Last weekend I went to my first real yoga class since surgery. I’d been desperate to go, but also knew it was important to really rest and not overly stress my tendon. But my body was begging for some relief.
After being highly restricted in a cast and then boot for two months, I have been feeling painfully tight and out of balance. While I would do specific stretches every now and then to target problem areas, I would get bored or distracted or frustrated after 15-20 minutes and roll up my mat. It’s no surprise that my tight back and painful hips from sitting with my feet elevated straight out in front of me so much persisted.
For the first two months I was extremely careful about not putting any extra tension on my tendon while it healed. Unfortunately this meant that most leg stretches were out, and I was tentative at best in hip openers. Six weeks of crutches didn’t necessarily help.
My body did not feel like mine during my first class. I was tight in unexpected places, really bound on my left side of the body, and I shook the entire class from not using my stabilizing muscles extensively for so long. But by the end of it I had a new appreciation for all my body had tolerated the past three and a half months and a greater understanding of what poses and stretches my new body could tolerate.
Benefits of Yoga for Recovery
It’s not just me – yoga is proven to be a great tool for recovery. And you don’t have to be injured to get the benefits. Yoga can also help you bounce back from tough training (or a late night).
1. Yoga helps you to reconnect with the body.
The last thing I wanted in the wake of my surgery was to listen to my body. It was telling me I was crazy and that it wasn’t going to forgive me for letting someone cut into it. I was also surprised by how hard it fought my rest. I was antsy, sleeping extremely poorly, and my muscles kept twitching or cramping.
But listening in is really important, especially as your recovery progresses. Yoga can help you pay attention to what needs more of your focus and what may be slowing down your recovery. My tight hips and calves were actively tugging on my entire leg – definitely not what you want to properly heal.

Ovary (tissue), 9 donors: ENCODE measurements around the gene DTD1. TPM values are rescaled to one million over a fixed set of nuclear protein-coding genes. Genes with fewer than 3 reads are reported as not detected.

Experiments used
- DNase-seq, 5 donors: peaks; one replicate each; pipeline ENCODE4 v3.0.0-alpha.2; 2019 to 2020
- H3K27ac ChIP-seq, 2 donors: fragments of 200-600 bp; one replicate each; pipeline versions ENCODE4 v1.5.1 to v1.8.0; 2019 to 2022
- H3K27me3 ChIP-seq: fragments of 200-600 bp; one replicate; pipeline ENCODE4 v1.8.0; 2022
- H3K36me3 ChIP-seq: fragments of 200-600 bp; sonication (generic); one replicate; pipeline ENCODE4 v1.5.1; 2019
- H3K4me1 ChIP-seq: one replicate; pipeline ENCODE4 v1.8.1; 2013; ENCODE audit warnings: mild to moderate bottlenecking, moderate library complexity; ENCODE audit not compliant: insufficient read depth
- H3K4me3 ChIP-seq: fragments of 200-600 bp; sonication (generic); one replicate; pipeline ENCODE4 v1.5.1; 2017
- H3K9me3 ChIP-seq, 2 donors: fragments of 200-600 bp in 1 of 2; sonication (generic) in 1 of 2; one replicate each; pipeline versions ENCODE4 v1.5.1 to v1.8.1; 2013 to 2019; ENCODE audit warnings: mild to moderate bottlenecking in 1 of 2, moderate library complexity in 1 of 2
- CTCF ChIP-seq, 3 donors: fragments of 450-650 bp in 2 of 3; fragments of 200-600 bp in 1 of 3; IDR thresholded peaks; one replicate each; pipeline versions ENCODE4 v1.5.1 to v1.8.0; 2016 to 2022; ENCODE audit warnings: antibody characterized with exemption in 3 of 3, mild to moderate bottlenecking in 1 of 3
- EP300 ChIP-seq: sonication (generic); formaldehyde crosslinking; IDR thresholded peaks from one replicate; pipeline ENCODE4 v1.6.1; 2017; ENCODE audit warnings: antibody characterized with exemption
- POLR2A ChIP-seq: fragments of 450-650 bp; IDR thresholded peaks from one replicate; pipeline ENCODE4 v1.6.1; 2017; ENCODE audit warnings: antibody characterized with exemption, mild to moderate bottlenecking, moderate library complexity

Injuries, surgery, and recovery are stressful. I imagined a peaceful time where I would curl up with a book and pamper myself with healing foods. But the reality is rarely like that.
Yoga can help you hit reset and calm down. There’s so much to overthink and fret over, not just with your body but with the world. Between the breathing practices and the simple encouragement to pay attention to your breath, yoga can help you actually fill your lungs and relax the body.
Many breath practices like pranayama help to increase blood flow, get more oxygen to your brain and other tissues, and improve how efficiently your body takes in oxygen. New to breathing practices? Try this one made for beginners.
Yoga poses can also help you relieve stress.
3. Get to know your new body.
As much as I hate it (and I really really hate it), the body you had before your injury is gone. You will most likely heal back to 100 percent, but things will never be exactly the way they were. For me, my tendon was surgically shortened. It may take me years to get full ankle flexion back. I’ve been surgically altered, but the way I have recovered, laid scar tissue, and strengthened my muscles and tendons have also permanently changed my ankle.
I can’t do anything about those things, but I can start to get to know what my new body feels like, how it responds, and what it’s capable of. Yoga has been a great way for me to do that.
4. Regain strength and balance.
A light breeze could knock me over when I was first out of the boot. My body completely lost all of its muscle tone and the ability to call upon the right muscles to keep me upright. In addition to strength training and spending what feels like half my day standing on one leg, I’ve added yoga as a way to strengthen my stabilizer muscles and remind my core that I have two feet again. Yoga is a great way to improve muscle strength and balance. Also, it’s totally cool to fall over. People won’t even laugh at you. Trust me, I’ve done it.